cullahill

A Sheela! There was a Sheela na gig on the castle wall! I didn’t have a longer lens – you can have a closer look if you open the link.

There are a few theories why people placed the sheelas on the churches and castles – I guess they had some benefits from doing that. It is amazing how this one survived the centuries and the destruction. They say there are 101 sheelas found in Ireland, but most of them in museums.

cullahill

I was so delighted about the sheela, and so proud that I got the picture.

This is the Northern wall of the castle, badly damaged by cannons of Cromwellian forces in the 17th century. The hill of Callahill in this picture, where I was heading, is hidden right behind the castle.

cullahill

Across the road from the castle there is a ruin of a chapel.

cullahill

My hike was over before it even started. I was driving that extremely narrow road to the hilltop, mortified with the thought that someone might drive downhill and knock me off the road to my death. When I reached a parking spot, I quickly turned around and drove back even more horrified, because this time the abyss was on my side of the road. There was one car parked, and fortunately no one else felt like hiking that afternoon. I even didn’t take any pictures of the hill.

On my way back  I took a picture of this property near Freshford. It is for sale. Thatched roof looks so cute.

freshford

The sky finally cleared and  I drove home.

lisdowney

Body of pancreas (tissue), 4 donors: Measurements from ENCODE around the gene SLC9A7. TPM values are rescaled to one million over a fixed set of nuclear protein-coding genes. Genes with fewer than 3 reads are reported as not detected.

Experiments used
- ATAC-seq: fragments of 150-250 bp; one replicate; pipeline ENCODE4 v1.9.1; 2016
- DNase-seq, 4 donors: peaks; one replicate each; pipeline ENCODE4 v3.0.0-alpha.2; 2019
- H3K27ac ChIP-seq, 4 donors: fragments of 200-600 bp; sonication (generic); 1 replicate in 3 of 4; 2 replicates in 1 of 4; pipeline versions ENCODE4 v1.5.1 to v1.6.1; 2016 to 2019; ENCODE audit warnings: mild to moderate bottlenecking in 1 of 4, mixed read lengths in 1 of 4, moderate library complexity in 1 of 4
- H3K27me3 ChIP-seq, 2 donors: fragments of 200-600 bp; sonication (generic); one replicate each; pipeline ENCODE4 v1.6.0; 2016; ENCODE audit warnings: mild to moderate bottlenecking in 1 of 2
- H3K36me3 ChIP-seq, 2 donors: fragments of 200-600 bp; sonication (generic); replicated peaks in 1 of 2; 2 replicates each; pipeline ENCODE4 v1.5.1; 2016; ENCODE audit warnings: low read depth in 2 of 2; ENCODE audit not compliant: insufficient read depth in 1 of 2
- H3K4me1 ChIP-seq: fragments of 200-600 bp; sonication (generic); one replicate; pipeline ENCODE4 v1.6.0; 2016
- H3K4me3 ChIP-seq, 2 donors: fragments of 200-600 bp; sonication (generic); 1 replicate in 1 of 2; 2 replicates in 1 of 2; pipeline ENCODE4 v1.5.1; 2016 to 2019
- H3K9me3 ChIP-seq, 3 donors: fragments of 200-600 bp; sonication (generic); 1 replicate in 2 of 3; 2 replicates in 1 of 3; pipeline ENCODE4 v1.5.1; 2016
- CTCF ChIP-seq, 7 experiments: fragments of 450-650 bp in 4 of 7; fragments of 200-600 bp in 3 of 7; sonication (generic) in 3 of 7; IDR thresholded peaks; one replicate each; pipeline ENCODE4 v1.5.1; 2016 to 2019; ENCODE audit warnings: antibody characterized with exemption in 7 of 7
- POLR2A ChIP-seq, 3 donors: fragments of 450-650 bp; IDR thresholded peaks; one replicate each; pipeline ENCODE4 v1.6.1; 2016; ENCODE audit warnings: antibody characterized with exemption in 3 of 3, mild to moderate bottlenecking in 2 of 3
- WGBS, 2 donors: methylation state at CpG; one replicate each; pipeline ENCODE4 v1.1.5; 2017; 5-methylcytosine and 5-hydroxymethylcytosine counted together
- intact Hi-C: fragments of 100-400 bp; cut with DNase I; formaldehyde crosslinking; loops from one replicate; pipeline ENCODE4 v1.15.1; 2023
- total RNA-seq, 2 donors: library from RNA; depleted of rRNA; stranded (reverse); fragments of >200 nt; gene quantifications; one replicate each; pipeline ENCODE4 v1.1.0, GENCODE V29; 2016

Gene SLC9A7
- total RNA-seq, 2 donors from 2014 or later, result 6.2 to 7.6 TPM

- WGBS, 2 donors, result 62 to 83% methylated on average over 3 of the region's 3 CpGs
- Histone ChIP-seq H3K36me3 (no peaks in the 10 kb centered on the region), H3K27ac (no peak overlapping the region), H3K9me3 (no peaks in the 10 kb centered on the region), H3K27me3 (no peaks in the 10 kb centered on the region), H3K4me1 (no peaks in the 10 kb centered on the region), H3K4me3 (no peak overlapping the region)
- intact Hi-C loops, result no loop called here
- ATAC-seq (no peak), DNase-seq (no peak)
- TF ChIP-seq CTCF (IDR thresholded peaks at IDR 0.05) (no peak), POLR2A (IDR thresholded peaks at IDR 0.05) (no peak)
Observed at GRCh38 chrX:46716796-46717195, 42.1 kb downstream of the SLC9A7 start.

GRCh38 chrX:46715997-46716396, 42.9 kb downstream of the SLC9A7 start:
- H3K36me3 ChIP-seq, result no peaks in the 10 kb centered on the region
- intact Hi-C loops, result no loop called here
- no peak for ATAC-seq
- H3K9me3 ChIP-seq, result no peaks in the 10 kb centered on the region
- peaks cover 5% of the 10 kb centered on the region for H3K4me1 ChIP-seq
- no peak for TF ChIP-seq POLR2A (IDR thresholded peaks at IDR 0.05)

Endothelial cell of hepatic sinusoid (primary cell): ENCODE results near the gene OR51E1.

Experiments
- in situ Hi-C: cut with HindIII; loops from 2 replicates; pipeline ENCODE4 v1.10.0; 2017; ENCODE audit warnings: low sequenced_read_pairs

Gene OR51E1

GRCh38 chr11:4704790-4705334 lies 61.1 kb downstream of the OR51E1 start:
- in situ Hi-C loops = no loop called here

Thank you for taking the trip with me!

inesemjphotographyHave a wonderful weekend!

From South to North and back – I

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First of all, Happy Thanksgiving to all the thankful out there, wherever you may be! Have a wonderful and happy weekend!

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map of ireland

To those who haven’t read my blog before – it is the fifth post in the series about my trip to the North of Ireland to take part in Elena Shumilova Workshop.

I got this lovely map from  http://www.ireland-information.com/irelandmaps.htm, and drew my route with a green marker. My plan was to use smaller roads instead of motorways so that I could stop for a photograph. Most of the route was familiar to me, but I still got lost somewhere between Counties Cavan and Monaghan, twice – on my way to and from.

I left early in the morning from Waterford, drove through Kilkenny  and Durrow, and didn’t stop until I got to Abbeyleix. These photographs were taken in different years, but I think they are good enough for illustrating my journey.

kilkenny

These photographs are taken in Kilkenny Castle park, in early  November 2010. The day was chilly and foggy, and very quiet.

kilkenny

kilkenny

kilkenny

The National Monument to missing people was unveiled by President Mary Mc Aleese in the grounds of Kilkenny Castle in 2002. The sculpture is designed by Ann Mulrooney. Each hand was cast from the actual hand of a family member of a missing person. There is also a stone with inscription: “This sculpture and area of reflection is dedicated to all missing persons. May all relatives and friends who visit find continuing strength and hope”.